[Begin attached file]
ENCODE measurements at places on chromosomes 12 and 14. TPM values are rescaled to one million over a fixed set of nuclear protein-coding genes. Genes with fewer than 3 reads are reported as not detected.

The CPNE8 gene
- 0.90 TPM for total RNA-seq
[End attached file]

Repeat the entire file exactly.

ENCODE measurements at places on chromosomes 12 and 14. TPM values are rescaled to one million over a fixed set of nuclear protein-coding genes. Genes with fewer than 3 reads are reported as not detected.

The CPNE8 gene
- 0.90 TPM for total RNA-seq